Five-Year Itch in the Condo Market?

In a prior post, we analyzed the holding period of single-family homes using the S&P/Case-Shiller Home Price Index Series. We quantified the holding period with the rolling return for each period in question—10-, 7-, 5- and 3-year holding periods. In this post, we use the same holding period concept to look into whether the condo market behaves differently than the single-family homes market and assess whether the same pattern holds across the different cities. The cities investigated are Boston, Chicago, Los Angeles, New York and San Francisco. We found that the five-year holding period was the worst-performing holding period across the five cities.

In the single family market, the longer 10-year holding period fared better than the shorter duration periods, and we found that of the shorter duration periods, the three-year period performed better than the five-year period. In the condo market in all five cities, the five-year period experienced the largest decline. To rule out that the cause of the five-year decline was the trough in 2012, we looked at the holding period’s behavior prior to 2012, and we found that the time period that experienced the largest decline was indeed the five-year period.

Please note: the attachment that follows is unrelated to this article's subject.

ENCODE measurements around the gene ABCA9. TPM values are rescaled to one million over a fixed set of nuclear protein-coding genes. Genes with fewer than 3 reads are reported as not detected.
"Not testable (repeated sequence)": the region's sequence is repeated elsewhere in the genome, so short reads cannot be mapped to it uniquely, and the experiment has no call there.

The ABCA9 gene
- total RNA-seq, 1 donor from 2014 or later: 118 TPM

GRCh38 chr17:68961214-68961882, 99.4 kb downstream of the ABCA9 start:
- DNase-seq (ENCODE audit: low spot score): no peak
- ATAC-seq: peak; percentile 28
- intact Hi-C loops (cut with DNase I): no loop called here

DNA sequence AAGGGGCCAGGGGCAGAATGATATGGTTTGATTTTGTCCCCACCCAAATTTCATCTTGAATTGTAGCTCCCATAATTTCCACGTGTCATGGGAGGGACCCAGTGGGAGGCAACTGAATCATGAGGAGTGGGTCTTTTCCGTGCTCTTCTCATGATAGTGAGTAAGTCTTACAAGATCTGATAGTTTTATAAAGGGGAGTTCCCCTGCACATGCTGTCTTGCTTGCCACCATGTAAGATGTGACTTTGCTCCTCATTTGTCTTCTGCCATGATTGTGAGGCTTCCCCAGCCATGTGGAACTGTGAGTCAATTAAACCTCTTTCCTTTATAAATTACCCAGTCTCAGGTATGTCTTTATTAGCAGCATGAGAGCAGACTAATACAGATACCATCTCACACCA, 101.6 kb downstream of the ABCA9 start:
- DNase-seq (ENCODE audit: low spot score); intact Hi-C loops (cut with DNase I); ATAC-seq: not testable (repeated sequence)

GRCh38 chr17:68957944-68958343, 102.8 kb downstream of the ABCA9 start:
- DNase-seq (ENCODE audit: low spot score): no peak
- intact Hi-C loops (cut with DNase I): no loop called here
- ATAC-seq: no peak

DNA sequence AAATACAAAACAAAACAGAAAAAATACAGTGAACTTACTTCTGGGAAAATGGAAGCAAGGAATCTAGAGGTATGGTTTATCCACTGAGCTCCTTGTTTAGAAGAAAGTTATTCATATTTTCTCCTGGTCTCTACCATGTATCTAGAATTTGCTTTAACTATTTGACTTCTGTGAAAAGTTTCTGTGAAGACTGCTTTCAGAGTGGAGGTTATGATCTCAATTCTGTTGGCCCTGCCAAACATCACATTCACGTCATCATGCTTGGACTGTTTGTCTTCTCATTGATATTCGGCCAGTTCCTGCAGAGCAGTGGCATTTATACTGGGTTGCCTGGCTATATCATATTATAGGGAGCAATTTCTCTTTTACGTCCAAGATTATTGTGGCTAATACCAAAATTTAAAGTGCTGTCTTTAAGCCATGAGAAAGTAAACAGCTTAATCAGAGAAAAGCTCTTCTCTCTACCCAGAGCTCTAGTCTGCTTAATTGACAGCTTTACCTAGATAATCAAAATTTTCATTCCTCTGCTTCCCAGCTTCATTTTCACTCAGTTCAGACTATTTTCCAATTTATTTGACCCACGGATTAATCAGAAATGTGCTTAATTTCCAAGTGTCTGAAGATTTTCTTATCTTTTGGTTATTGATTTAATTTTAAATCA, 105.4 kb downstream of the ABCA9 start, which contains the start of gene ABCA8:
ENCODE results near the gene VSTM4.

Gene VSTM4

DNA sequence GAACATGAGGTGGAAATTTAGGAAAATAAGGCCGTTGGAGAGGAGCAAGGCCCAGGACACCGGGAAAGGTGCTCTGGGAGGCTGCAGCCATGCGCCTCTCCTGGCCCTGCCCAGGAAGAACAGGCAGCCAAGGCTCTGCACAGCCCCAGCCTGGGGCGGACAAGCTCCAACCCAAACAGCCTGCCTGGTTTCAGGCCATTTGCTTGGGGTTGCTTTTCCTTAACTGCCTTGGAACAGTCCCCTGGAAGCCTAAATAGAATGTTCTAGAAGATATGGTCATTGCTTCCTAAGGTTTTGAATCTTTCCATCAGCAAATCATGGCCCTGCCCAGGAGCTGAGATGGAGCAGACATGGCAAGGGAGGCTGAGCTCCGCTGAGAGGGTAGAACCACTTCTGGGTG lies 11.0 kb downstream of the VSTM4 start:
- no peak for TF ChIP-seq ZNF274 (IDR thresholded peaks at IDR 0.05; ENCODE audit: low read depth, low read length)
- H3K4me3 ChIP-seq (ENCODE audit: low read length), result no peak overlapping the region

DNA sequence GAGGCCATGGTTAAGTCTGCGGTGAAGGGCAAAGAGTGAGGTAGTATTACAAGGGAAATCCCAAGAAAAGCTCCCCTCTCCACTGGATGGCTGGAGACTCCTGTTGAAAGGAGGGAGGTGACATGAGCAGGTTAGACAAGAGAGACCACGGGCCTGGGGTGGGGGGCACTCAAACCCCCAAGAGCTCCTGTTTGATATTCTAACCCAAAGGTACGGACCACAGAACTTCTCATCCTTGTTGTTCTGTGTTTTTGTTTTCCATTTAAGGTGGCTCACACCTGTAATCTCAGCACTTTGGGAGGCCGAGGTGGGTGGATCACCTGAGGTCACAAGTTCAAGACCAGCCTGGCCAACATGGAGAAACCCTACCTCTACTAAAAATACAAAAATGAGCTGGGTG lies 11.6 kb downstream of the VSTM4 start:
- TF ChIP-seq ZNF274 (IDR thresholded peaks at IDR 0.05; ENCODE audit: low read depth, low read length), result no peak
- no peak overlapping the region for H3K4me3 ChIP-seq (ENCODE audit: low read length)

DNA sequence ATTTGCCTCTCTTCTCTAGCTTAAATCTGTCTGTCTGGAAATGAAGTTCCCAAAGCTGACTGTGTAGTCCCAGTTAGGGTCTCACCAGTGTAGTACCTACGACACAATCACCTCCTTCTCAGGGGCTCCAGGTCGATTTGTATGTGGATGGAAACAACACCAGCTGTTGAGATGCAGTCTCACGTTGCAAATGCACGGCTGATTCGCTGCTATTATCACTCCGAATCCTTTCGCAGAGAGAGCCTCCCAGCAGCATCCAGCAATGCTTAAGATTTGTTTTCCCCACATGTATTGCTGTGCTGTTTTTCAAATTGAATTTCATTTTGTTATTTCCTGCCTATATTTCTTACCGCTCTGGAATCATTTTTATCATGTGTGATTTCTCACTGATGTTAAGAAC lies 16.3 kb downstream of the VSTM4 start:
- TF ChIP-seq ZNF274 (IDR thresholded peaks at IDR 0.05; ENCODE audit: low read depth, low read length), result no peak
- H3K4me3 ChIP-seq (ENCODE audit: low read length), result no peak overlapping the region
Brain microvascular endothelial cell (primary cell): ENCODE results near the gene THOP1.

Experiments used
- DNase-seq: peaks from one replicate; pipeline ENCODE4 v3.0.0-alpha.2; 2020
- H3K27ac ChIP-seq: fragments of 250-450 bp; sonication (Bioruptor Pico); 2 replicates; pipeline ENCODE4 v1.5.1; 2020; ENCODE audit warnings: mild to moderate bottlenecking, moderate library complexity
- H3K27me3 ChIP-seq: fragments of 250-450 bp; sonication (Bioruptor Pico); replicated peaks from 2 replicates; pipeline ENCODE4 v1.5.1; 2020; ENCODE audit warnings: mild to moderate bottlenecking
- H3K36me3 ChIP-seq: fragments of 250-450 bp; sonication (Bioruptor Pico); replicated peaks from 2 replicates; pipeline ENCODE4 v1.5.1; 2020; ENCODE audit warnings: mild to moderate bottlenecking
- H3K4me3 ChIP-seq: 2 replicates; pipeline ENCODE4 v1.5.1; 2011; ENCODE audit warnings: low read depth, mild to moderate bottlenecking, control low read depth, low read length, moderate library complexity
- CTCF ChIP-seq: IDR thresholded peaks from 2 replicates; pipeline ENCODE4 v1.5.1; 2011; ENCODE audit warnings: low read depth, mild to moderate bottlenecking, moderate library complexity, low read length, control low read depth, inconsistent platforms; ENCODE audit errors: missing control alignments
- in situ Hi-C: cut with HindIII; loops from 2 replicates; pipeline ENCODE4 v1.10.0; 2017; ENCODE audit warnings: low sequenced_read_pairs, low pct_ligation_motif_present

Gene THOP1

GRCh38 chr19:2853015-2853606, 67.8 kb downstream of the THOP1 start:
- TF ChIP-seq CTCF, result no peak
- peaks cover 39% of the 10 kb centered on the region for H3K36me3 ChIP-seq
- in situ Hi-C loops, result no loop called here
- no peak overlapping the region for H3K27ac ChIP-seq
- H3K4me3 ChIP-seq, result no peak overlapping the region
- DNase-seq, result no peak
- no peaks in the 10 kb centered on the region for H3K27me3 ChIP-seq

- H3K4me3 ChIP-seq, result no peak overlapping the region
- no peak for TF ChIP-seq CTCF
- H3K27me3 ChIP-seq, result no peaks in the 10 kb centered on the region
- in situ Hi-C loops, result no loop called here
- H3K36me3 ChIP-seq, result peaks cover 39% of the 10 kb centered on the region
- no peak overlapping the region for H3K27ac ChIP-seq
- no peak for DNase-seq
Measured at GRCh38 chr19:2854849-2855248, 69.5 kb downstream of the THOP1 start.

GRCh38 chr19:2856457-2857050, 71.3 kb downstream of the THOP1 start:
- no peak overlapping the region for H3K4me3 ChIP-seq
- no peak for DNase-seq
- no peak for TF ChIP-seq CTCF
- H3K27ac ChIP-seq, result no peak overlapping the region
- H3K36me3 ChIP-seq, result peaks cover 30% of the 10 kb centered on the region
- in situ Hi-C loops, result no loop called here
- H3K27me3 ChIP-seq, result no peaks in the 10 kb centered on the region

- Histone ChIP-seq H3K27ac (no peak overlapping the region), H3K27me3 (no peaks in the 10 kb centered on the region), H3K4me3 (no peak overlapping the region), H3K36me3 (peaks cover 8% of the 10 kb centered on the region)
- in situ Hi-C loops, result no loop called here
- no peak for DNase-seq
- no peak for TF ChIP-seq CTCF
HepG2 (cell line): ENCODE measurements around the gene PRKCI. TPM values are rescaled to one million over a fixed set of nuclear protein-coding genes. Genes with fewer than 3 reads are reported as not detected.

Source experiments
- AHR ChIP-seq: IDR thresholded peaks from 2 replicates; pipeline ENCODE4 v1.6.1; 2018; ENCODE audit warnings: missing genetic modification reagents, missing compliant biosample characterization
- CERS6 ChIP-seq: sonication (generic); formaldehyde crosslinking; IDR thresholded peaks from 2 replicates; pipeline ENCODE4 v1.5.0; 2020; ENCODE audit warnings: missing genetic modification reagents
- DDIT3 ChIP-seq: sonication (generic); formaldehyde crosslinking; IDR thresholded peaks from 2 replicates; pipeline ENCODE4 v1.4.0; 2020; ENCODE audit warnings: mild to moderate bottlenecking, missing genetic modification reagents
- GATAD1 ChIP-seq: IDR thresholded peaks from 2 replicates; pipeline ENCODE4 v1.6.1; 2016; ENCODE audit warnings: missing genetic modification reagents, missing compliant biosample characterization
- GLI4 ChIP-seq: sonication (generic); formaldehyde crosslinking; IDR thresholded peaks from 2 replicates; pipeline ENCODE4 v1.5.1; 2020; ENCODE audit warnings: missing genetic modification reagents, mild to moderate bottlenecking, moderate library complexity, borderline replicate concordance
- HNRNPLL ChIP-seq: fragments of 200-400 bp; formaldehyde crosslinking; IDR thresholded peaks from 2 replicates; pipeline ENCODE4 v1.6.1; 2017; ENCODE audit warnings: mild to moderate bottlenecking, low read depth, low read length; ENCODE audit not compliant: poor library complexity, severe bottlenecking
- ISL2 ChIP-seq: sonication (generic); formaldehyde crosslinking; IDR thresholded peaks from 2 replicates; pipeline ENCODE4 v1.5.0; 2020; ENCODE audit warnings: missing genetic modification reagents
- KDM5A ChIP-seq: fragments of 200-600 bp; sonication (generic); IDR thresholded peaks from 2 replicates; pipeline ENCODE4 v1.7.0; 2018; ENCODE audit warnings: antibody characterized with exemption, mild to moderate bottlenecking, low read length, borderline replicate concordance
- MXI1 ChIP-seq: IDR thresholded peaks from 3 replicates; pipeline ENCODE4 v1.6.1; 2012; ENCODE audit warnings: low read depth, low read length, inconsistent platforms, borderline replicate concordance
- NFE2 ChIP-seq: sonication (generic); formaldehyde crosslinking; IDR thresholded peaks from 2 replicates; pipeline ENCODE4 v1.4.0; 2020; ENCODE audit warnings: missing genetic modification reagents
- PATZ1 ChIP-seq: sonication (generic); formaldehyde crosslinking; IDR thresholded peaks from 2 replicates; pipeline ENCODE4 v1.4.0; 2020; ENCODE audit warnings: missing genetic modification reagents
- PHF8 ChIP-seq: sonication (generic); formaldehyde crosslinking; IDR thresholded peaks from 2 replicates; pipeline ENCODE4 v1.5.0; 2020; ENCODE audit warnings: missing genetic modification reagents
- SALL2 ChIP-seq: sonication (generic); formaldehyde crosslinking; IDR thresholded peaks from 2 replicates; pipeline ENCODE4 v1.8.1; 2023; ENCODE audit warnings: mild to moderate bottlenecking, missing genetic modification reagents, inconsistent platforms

So what is the cause of this five-year itch? On average, American home owners sell and move every five-to-seven years according to the Census, for reasons ranging from the house being too small to a job transfer. Many variables that drive single-family homes drive the condo market: upgrade, change in demographic, the need to move to a single family home, neighborhood changes, cash in equity, etc. Property owners are less likely to base their decision to buy or sell on the state of the market, and they are more likely to make the decision for personal reasons, because it’s where they live and the place most likely to affect their quality of life.

We did find that while the five-year period was the one that fared the worst, the range of returns—gains and losses—varied across the five cities. The following charts show the different holding periods for Chicago and Los Angeles.

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In the 10-year holding period, Chicago faired worst having the smallest gain of 93% and the largest decline of 20%. Los Angeles had the maximum gain of 300%. New York didn’t enter into negative territory in the ten year holding period with the smallest gain being 37%. Overall, home owners could benefit from longer holding periods in the condo market, albeit differently depending on their geographic location, but they may need to watch out for that five-year itch.

The posts on this blog are opinions, not advice. Please read our disclaimers.

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